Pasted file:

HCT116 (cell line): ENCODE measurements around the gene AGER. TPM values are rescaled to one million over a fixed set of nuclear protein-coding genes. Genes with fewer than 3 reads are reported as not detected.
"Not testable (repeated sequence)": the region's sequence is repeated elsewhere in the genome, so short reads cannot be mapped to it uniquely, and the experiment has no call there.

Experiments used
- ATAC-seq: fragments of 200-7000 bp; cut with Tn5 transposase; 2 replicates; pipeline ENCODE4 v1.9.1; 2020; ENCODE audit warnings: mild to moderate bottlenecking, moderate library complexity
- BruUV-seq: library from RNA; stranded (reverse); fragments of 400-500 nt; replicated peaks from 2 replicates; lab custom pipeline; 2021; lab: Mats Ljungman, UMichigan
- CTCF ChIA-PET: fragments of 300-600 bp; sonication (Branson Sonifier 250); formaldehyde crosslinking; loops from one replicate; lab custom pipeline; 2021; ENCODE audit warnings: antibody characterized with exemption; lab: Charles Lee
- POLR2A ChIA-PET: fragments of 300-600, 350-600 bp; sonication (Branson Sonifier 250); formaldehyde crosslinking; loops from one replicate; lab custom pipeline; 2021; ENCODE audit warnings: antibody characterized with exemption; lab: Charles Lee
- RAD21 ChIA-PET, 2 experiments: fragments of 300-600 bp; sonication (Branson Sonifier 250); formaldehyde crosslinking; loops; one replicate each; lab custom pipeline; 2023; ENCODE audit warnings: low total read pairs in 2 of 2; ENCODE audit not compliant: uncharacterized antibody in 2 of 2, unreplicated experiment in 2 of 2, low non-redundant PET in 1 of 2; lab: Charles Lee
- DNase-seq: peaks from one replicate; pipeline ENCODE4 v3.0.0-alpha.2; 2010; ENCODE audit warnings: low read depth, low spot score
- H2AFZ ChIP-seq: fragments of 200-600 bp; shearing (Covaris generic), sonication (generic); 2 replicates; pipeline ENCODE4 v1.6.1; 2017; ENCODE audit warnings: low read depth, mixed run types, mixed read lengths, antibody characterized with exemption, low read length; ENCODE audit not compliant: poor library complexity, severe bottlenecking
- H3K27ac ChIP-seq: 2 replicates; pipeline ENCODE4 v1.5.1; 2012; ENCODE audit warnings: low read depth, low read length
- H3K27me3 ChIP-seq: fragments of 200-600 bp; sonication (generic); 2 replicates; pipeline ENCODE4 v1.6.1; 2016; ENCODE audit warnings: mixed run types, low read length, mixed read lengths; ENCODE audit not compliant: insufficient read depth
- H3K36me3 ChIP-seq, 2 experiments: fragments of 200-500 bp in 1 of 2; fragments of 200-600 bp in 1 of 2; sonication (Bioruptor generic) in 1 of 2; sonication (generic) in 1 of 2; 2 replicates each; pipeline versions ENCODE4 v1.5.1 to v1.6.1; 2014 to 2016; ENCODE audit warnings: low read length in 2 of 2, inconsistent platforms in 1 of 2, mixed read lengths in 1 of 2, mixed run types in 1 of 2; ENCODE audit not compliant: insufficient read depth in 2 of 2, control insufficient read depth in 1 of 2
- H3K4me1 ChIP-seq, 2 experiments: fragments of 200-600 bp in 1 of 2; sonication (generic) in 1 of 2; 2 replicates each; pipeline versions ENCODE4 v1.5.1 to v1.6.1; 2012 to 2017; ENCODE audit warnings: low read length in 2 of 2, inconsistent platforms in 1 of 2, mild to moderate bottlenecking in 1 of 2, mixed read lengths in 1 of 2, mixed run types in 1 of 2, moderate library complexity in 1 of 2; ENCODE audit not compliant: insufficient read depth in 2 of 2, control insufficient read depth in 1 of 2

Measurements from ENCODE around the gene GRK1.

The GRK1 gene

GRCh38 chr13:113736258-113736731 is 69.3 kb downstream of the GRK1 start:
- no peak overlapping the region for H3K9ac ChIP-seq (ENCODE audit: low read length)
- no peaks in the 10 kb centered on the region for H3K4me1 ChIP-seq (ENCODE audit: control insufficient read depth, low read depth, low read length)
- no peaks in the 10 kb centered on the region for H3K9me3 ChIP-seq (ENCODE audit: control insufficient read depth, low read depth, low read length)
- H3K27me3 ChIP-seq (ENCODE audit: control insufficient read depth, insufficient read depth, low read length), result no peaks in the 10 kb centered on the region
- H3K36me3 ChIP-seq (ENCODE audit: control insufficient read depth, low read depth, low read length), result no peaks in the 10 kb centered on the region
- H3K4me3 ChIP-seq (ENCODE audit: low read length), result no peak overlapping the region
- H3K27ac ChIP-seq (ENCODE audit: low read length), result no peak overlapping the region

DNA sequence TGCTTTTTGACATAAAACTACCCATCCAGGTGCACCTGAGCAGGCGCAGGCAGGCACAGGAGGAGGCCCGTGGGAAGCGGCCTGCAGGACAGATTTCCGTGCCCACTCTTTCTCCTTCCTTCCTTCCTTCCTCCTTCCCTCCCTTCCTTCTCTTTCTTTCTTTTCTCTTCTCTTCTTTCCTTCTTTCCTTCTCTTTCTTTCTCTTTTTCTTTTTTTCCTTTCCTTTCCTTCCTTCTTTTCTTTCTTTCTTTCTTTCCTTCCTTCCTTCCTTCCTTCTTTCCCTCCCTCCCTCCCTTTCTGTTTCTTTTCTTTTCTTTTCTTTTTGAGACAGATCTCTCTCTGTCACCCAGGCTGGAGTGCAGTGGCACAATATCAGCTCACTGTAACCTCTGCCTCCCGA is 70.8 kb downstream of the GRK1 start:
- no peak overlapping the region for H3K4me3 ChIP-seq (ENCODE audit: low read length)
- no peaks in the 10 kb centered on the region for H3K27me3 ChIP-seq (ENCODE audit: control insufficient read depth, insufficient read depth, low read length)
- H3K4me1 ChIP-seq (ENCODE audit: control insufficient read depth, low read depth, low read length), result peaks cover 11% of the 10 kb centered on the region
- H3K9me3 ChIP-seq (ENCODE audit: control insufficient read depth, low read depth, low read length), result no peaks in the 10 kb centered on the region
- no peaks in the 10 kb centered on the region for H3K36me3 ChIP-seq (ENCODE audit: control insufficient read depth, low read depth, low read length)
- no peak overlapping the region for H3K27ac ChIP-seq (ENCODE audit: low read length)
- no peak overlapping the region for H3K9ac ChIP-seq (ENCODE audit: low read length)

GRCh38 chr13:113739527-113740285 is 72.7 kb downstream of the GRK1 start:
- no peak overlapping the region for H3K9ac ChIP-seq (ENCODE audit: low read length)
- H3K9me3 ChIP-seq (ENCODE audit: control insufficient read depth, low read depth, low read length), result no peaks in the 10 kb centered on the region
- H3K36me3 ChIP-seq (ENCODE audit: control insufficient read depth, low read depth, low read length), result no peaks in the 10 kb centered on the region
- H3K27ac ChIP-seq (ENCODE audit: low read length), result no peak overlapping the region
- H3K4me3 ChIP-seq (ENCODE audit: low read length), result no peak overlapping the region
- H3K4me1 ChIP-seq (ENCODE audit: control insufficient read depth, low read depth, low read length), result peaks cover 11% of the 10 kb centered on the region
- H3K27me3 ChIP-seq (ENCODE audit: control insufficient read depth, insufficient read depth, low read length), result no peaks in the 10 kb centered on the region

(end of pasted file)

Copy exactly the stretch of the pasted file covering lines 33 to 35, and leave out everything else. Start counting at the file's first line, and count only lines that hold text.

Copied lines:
GRCh38 chr13:113739527-113740285 is 72.7 kb downstream of the GRK1 start:
- no peak overlapping the region for H3K9ac ChIP-seq (ENCODE audit: low read length)
- H3K9me3 ChIP-seq (ENCODE audit: control insufficient read depth, low read depth, low read length), result no peaks in the 10 kb centered on the region